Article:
These features permit the realization of the required transportation of the solid adsorbent in a closed circuit or cycle, in an especially simple and reliable way.

In accordance with an added feature of the invention, the connection members are in the form of an annular ring with a relatively small cross section and the carriers are in the form of segments of an annular disc spaced apart from each other on the annular ring.

Due to the structuring of the connection member as a circular ring with a small cross section, the heat exchange between the segments carrying the solid adsorbent is successfully reduced, and the losses caused by such a heat exchange are considerably diminished.

Losses due to heat exchange between the individual segments can be further reduced if the connection members are formed of a poor heat conducting material.

In accordance with an additional feature of the invention, the housing is an annular chamber having the shape of a flattened torus and having a cross section corresponding to the dimensions of the carriers and connection members.

In such a housing, an especially simple guide for the segments carrying the adsorbent will be provided if the carriers have mutually opposite edges, and the annular chamber of the housing has a wall with an interior surface, and including guides disposed on the interior surface for the opposite edges of the carriers.

In accordance with yet another feature of the invention, the sealing gates are in the form of a diametrically opposite flexible intermediate members, such as corrugated tubes having dimensions corresponding to the dimensions of the carriers and having interior surfaces, and including sealing sliders disposed on the interior surfaces, the sealing sliders being movable in opposite directions for varying the distance therebetween. The cross section of the corrugated tubes can be varied with roller forks, or the like.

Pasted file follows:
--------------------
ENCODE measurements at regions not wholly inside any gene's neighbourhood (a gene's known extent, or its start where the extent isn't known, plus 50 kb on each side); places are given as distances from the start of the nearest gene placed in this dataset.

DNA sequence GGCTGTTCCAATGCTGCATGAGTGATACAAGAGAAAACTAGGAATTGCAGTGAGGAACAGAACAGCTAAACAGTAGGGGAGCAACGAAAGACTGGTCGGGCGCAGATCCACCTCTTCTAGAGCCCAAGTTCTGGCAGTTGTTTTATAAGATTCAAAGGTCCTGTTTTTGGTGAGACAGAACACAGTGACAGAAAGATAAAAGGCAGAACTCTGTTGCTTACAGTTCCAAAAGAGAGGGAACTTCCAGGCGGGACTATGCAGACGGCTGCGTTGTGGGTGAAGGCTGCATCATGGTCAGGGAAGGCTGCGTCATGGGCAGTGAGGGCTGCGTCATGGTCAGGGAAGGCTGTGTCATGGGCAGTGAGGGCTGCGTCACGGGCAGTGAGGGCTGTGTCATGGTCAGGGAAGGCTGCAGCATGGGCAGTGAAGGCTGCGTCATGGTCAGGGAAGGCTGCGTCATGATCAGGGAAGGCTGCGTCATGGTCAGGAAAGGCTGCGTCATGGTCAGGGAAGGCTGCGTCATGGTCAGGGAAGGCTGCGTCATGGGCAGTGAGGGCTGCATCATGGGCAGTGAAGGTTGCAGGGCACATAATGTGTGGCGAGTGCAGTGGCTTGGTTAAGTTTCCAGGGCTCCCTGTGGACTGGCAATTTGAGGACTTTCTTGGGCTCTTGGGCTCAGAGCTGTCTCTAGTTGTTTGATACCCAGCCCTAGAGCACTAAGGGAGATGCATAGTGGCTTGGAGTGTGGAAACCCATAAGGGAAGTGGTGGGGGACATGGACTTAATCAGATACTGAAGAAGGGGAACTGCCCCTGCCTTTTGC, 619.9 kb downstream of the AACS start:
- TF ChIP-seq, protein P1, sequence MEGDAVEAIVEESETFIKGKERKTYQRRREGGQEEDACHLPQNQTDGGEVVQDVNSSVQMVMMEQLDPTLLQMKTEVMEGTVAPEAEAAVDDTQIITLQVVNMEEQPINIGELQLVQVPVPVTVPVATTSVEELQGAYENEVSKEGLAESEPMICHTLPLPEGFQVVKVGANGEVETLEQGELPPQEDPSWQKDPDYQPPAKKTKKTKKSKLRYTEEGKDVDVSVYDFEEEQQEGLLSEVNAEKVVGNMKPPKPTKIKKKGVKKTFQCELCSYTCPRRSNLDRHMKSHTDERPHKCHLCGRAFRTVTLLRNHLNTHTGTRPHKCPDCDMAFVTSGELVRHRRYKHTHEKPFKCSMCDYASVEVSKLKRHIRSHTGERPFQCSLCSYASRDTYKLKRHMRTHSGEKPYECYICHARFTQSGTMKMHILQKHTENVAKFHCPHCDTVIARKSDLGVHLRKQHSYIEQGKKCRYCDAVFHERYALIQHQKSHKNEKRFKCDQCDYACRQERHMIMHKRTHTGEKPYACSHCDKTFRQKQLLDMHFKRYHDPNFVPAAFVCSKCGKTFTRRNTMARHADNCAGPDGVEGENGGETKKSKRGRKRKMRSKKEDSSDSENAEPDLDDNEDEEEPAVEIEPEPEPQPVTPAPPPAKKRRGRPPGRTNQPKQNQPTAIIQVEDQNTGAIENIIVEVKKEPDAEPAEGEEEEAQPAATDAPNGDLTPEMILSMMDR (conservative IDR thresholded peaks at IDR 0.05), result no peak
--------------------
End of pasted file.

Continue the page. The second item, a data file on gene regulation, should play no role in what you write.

In accordance with yet a further feature of the invention, the sealing gates are in the form of sealing sliders being movable in opposite directions and being supported in recesses formed in the housing at locations corresponding to the dimensions of the carriers.

In accordance with yet an additional feature of the invention there are provided compression springs biasing the sealing sliders, and cams disposed on the connection members for controlling the movement of the sealing sliders.

In accordance with yet an added feature of the invention there is provided at least one other housing in vicinity of and coaxial to the first-mentioned housing being combined with the first-mentioned housing to form a battery of housings.

In accordance with a concomitant feature of the invention there are provided heat exchanging ribs protruding outwardly from the housing in vicinity of the expeller chamber.

Other features which are considered as characteristic for the invention are set forth in the appended claims.

Although the invention is illustrated and described herein as embodied in continuously operating adsorption refrigerating plain, especially operated by waste heat of combustion motors or the like, it is nevertheless not intended to be limited to the details shown, since various modifications and structural changes may be made therein without departing from the spirit of the invention and within the scope and range of equivalents of the claims.

The construction and method of operation of the invention, however, together with additional objects and advantages there of will be best understood from the following description of specific embodiments when read in connection with the accompanying drawings, in which:

FIG. 1 is a simplified block diagram of a continuously operating adsorption refrigeration plant with NH3 as the freezing mixture and using H2 as the inert gas;

FIG. 2 is a simplified lg P-1/T graph which explains the operation of the adsorption refrigerating machine according to FIG. 1;

FIG. 3 is a diagrammatic plan view of a typical embodiment of a sorption-expeller, wherein chambers are formed in an annular, gas-tight housing and the chambers are mutually separated by locks or sluices and serve as respective expelling or adsorption zones;

FIG. 4 is a fragmentary, partially cross-sectional view of a flat circular ring subdivided into individual segments, on which a solid adsorbent is disposed at equal spacings with free segments disposed therebetween serving as sealing areas;